I’ve long had dreams of surfing the massive wakes produced by oil tankers as they run along the coast. Unfortunately, the three times I came through Texas, the winds were too high for it, so I settled for the next best thing: my first wave pool. Outside of Austin, I found the NLand Surf Park, which had a mechanical wave that breaks using a man-made trough. The wave was legit, at three to four feet, but I had a tough time adjusting to its shape: the takeoff was a bit counterintuitive, where you have to point in what feels like the wrong direction (toward the coming whitewater) and then turn away from it as soon as you get to your feet. I only caught a couple, but I definitely want to try it again. Unfortunately, shortly after my visit in late 2018, NLand Surf Park was bought by Kelly Slater and has been closed to the public ever since. But there’s another wave pool just over in Waco, and if you’re hoping to try tanker surfing, check out this surf charter.
I could have written a whole article just about surfing Alaska. It’s the state with the most coastline, with a staggering 6,640 miles. Most of it, however, is extremely hard to access. I’d heard about good waves on the islands of Yakutat and bear-riddled Kodiak, but because I was driving up in my van, I would have had to put it on a ferry to get there, which would have required a reservation months in advance. I did manage to find some waves in Homer, a town on the Kenai Peninsula, that were waist-high, playful, and offered a beautiful backdrop. With the right swell, you can score some decent head-high waves off the iconic Spit, a 4.5-mile-long piece of land jutting out into Kachemak Bay.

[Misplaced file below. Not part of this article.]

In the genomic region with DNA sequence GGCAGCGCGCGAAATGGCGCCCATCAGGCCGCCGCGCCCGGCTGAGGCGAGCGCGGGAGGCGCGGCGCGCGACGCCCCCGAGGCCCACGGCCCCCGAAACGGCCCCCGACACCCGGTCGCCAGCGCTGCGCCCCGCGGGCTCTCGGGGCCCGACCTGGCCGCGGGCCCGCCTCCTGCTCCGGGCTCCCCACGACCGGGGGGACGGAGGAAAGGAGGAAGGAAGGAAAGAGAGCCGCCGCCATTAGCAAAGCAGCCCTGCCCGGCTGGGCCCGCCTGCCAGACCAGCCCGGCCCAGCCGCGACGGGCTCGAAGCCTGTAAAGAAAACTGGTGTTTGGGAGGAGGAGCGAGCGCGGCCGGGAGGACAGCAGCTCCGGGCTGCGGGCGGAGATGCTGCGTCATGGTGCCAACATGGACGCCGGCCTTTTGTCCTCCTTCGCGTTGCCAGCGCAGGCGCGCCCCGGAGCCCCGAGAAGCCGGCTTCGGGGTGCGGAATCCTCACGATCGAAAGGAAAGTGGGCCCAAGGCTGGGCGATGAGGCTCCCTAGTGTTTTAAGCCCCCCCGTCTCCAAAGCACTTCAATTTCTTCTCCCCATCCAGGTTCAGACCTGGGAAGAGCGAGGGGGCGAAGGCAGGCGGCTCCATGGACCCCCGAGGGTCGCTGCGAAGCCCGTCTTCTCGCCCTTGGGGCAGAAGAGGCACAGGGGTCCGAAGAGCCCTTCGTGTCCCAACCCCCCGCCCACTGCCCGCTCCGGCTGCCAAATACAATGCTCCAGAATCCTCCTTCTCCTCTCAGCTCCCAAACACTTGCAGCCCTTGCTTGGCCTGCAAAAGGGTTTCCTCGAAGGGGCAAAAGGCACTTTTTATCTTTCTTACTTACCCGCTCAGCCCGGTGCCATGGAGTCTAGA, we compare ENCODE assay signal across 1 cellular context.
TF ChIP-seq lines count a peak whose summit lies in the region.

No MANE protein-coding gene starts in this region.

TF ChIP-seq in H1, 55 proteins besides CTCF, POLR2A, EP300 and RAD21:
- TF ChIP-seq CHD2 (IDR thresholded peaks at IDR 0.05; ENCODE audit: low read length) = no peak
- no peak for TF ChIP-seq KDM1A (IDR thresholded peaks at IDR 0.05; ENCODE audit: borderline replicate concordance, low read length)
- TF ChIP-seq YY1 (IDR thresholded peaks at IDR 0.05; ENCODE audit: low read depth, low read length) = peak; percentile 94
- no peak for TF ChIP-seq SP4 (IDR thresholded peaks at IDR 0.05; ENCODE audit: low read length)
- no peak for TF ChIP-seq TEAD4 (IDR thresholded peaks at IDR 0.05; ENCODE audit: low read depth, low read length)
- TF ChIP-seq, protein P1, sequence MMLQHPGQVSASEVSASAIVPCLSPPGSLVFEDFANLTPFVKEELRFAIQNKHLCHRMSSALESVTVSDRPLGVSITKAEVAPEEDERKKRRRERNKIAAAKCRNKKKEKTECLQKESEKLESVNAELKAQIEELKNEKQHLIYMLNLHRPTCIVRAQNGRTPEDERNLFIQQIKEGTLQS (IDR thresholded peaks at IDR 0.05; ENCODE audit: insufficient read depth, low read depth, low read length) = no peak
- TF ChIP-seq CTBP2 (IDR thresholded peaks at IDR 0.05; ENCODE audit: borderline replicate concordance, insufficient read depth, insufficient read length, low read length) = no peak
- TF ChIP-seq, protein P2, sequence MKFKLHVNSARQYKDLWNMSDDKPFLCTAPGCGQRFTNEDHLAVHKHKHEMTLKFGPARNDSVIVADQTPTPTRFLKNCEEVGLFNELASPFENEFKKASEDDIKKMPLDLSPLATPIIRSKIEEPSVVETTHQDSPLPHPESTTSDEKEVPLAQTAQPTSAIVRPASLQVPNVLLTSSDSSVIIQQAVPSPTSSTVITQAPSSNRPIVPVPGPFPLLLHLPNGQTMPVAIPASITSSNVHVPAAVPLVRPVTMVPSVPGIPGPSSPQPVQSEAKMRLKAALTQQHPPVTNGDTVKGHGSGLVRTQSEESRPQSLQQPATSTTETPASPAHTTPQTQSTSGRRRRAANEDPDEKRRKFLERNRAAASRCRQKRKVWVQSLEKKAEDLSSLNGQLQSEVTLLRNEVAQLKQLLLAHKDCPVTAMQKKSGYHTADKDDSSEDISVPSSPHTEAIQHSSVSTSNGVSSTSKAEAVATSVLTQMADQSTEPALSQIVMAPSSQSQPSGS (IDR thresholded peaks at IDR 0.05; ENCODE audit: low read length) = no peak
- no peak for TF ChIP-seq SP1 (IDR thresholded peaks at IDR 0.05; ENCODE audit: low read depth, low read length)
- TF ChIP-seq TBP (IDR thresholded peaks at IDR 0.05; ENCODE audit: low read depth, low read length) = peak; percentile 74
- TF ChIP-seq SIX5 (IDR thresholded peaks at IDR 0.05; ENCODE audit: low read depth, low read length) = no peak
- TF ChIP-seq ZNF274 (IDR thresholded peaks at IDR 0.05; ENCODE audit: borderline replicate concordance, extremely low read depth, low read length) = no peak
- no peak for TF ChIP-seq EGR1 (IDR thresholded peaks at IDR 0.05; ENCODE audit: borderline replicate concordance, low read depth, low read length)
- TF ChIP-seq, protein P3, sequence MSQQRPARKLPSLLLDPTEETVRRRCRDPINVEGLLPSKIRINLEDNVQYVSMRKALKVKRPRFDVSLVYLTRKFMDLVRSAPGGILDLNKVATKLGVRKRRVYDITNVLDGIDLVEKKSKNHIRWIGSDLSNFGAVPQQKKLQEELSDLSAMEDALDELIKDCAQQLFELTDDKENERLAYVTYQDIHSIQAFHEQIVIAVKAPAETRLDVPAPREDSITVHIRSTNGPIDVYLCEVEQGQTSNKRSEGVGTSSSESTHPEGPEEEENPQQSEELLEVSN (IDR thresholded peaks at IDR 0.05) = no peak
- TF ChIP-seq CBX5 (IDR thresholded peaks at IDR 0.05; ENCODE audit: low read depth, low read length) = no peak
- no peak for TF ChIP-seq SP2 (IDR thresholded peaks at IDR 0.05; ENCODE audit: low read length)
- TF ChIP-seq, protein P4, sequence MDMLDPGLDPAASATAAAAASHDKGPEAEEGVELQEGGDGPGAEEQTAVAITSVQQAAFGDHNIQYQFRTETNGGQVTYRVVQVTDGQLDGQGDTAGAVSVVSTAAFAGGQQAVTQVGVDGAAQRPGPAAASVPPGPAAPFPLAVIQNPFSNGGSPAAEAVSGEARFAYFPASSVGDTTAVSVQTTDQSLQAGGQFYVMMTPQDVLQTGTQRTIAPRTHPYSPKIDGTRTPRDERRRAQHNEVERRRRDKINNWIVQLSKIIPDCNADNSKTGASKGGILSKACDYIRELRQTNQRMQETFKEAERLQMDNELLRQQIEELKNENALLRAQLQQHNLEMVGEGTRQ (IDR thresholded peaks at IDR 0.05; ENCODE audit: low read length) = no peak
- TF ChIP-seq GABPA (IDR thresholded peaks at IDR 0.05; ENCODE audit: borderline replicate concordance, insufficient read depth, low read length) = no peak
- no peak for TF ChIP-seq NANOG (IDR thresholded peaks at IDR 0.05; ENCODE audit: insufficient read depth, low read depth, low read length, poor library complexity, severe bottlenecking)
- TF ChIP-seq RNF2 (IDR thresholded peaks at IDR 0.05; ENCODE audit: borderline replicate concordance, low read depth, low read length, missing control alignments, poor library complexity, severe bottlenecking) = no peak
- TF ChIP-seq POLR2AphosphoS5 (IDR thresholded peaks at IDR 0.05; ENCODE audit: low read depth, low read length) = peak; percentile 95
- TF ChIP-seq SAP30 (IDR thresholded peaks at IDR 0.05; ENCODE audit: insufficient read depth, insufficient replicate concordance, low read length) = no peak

But the absolute highlight of my whole surf quest was my week with Ocean Swell Ventures, a charter based in Homer. The company operates a former commercial fishing boat that was turned into an Alaskan surf hunter called the Milo. Unfortunately, the Milo was fully booked for the summer, but the crew happened to be moving the boat from Homer to the Shumagin Islands—part of the Aleutian Islands, a volcanic archipelago in the Bering Sea—where they were meeting their next charter, and they said they could use an extra hand. And like that, I managed to get a spot on the crew. The Milo set out on August 21, 2019, with just four people on board, including myself. It was one of the luckiest breaks I’ve ever had. After a three-day boat ride, we arrived at a series perfect, peeling, right-hand reef breaks going off at shoulder height. It was just me and Captain Mike McCune in the water for hundreds, if not thousands of miles.
Rates change based on various factors, including destination and group size, but start at around $2,000 per day per person. It’s a true expedition: you’re actively searching out waves in places that have never been surfed and are always likely to score empty waves, ranging from two feet to double overhead, from spring through fall.